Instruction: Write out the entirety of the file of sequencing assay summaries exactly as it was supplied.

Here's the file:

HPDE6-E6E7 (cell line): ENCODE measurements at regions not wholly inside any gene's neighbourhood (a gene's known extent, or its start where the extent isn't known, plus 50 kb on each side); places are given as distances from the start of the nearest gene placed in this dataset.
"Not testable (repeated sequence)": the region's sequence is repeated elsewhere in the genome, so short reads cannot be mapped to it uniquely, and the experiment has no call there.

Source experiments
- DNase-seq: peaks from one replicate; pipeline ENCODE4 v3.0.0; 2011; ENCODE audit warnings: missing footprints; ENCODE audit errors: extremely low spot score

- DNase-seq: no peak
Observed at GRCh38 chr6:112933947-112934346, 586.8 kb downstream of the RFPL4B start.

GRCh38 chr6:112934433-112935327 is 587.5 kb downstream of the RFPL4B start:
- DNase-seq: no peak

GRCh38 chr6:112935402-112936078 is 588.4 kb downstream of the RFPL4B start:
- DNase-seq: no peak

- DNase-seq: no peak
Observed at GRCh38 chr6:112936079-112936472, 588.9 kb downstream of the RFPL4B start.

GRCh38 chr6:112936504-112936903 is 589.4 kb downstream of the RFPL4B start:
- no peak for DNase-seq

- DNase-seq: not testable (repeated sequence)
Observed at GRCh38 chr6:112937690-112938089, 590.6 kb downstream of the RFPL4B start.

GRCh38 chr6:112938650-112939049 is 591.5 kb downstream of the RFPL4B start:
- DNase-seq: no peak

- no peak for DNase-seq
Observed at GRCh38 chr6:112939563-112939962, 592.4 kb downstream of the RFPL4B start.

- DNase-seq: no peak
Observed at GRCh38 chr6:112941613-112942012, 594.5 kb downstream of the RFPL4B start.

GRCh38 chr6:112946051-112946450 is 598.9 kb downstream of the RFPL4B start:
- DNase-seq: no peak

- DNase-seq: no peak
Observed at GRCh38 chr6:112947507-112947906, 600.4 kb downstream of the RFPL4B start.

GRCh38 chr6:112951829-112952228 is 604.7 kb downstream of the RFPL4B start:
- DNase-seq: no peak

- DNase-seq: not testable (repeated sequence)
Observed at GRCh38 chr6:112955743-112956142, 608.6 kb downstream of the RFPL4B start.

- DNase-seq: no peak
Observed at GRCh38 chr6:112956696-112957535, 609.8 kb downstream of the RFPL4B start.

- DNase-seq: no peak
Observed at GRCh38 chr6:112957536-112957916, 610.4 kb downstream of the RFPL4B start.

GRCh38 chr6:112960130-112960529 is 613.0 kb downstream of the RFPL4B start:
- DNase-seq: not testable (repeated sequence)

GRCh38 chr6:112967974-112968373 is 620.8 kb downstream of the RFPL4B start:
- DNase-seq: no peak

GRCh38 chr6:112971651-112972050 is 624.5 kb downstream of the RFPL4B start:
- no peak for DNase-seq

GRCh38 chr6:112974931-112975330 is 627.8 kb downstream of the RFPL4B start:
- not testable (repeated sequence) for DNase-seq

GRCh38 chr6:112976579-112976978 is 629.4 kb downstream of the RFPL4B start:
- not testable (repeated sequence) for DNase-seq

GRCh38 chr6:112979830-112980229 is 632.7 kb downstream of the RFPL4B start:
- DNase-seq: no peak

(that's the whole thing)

HPDE6-E6E7 (cell line): ENCODE measurements at regions not wholly inside any gene's neighbourhood (a gene's known extent, or its start where the extent isn't known, plus 50 kb on each side); places are given as distances from the start of the nearest gene placed in this dataset.
"Not testable (repeated sequence)": the region's sequence is repeated elsewhere in the genome, so short reads cannot be mapped to it uniquely, and the experiment has no call there.

Source experiments
- DNase-seq: peaks from one replicate; pipeline ENCODE4 v3.0.0; 2011; ENCODE audit warnings: missing footprints; ENCODE audit errors: extremely low spot score

- DNase-seq: no peak
Observed at GRCh38 chr6:112933947-112934346, 586.8 kb downstream of the RFPL4B start.

GRCh38 chr6:112934433-112935327 is 587.5 kb downstream of the RFPL4B start:
- DNase-seq: no peak

GRCh38 chr6:112935402-112936078 is 588.4 kb downstream of the RFPL4B start:
- DNase-seq: no peak

- DNase-seq: no peak
Observed at GRCh38 chr6:112936079-112936472, 588.9 kb downstream of the RFPL4B start.

GRCh38 chr6:112936504-112936903 is 589.4 kb downstream of the RFPL4B start:
- no peak for DNase-seq

- DNase-seq: not testable (repeated sequence)
Observed at GRCh38 chr6:112937690-112938089, 590.6 kb downstream of the RFPL4B start.

GRCh38 chr6:112938650-112939049 is 591.5 kb downstream of the RFPL4B start:
- DNase-seq: no peak

- no peak for DNase-seq
Observed at GRCh38 chr6:112939563-112939962, 592.4 kb downstream of the RFPL4B start.

- DNase-seq: no peak
Observed at GRCh38 chr6:112941613-112942012, 594.5 kb downstream of the RFPL4B start.

GRCh38 chr6:112946051-112946450 is 598.9 kb downstream of the RFPL4B start:
- DNase-seq: no peak

- DNase-seq: no peak
Observed at GRCh38 chr6:112947507-112947906, 600.4 kb downstream of the RFPL4B start.

GRCh38 chr6:112951829-112952228 is 604.7 kb downstream of the RFPL4B start:
- DNase-seq: no peak

- DNase-seq: not testable (repeated sequence)
Observed at GRCh38 chr6:112955743-112956142, 608.6 kb downstream of the RFPL4B start.

- DNase-seq: no peak
Observed at GRCh38 chr6:112956696-112957535, 609.8 kb downstream of the RFPL4B start.

- DNase-seq: no peak
Observed at GRCh38 chr6:112957536-112957916, 610.4 kb downstream of the RFPL4B start.

GRCh38 chr6:112960130-112960529 is 613.0 kb downstream of the RFPL4B start:
- DNase-seq: not testable (repeated sequence)

GRCh38 chr6:112967974-112968373 is 620.8 kb downstream of the RFPL4B start:
- DNase-seq: no peak

GRCh38 chr6:112971651-112972050 is 624.5 kb downstream of the RFPL4B start:
- no peak for DNase-seq

GRCh38 chr6:112974931-112975330 is 627.8 kb downstream of the RFPL4B start:
- not testable (repeated sequence) for DNase-seq

GRCh38 chr6:112976579-112976978 is 629.4 kb downstream of the RFPL4B start:
- not testable (repeated sequence) for DNase-seq

GRCh38 chr6:112979830-112980229 is 632.7 kb downstream of the RFPL4B start:
- DNase-seq: no peak